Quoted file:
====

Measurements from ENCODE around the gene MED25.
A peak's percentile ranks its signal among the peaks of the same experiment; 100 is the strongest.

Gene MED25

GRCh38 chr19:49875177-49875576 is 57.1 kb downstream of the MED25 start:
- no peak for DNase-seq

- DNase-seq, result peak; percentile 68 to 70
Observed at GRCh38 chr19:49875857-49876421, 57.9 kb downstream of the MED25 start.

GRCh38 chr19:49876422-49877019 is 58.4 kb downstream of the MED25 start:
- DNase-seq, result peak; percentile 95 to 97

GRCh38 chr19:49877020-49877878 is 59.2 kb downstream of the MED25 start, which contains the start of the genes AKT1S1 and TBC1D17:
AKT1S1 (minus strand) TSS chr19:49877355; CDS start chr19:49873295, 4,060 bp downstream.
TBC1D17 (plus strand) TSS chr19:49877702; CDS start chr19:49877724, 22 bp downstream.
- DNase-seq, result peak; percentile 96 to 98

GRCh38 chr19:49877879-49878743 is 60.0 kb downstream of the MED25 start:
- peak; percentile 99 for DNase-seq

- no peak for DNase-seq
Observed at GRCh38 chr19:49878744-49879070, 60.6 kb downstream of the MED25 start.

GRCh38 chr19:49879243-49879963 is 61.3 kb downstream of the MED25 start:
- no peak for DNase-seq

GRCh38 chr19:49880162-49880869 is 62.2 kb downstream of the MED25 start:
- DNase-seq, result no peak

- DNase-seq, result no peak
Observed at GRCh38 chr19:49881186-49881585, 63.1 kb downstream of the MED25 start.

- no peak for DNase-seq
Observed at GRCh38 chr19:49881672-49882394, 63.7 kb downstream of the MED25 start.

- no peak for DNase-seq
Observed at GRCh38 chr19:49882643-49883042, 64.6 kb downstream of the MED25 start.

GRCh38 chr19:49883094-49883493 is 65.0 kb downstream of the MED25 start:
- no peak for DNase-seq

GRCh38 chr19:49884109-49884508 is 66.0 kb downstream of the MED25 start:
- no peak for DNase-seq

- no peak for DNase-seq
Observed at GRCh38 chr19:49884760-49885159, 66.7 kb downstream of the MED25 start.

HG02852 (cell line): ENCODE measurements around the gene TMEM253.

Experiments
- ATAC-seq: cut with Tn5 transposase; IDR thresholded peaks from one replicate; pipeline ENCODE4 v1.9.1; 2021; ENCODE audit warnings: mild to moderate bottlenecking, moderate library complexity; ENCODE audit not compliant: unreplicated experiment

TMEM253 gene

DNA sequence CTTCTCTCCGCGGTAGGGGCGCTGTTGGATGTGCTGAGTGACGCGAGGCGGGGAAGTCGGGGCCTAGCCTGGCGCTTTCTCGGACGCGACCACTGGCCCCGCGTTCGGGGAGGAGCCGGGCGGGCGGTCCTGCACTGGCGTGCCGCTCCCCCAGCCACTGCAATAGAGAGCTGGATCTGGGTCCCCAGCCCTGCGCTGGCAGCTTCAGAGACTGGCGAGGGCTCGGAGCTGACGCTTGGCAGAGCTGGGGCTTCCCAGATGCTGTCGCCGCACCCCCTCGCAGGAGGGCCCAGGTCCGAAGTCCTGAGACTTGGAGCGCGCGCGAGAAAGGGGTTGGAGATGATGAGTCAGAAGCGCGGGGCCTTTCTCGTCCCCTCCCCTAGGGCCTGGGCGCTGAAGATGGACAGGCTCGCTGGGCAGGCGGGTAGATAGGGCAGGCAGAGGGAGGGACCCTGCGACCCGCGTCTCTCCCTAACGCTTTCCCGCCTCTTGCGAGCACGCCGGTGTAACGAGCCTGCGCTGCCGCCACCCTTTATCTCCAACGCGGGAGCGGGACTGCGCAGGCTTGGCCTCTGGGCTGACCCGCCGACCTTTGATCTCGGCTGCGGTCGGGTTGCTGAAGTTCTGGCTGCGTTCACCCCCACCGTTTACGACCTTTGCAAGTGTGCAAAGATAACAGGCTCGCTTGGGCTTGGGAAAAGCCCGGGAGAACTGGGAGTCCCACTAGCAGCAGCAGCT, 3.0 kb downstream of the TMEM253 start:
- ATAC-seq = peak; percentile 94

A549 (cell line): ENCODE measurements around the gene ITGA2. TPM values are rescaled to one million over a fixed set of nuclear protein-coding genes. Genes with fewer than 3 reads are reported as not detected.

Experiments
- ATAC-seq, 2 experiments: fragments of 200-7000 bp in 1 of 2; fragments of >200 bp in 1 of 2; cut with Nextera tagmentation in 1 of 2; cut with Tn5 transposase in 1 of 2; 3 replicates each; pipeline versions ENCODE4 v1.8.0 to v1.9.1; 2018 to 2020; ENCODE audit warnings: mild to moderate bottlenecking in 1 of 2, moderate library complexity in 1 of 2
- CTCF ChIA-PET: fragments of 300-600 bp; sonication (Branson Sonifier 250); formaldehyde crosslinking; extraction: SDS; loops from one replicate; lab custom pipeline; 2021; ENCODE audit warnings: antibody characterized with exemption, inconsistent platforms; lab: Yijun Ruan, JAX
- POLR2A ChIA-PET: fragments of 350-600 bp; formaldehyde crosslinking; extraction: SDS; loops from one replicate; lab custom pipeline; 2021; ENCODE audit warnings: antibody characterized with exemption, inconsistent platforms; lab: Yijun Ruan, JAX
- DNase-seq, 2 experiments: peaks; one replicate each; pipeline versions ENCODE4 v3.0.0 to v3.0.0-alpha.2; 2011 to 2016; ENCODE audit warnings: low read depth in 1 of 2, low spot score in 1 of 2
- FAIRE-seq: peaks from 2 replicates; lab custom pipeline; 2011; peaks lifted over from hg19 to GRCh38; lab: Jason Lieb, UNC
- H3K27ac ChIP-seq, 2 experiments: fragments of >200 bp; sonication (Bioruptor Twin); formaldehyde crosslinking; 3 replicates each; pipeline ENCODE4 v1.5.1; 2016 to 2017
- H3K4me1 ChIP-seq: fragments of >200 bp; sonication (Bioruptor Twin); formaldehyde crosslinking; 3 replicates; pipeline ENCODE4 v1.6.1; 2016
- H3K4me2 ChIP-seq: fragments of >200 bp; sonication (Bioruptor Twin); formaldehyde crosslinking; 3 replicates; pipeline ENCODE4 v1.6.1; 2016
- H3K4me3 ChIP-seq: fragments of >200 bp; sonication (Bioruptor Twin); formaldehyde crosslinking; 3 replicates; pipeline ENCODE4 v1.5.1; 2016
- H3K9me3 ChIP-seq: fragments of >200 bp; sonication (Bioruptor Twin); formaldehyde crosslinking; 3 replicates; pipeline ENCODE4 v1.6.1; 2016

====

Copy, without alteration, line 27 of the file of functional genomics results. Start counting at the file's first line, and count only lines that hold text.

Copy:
Observed at GRCh38 chr19:49882643-49883042, 64.6 kb downstream of the MED25 start.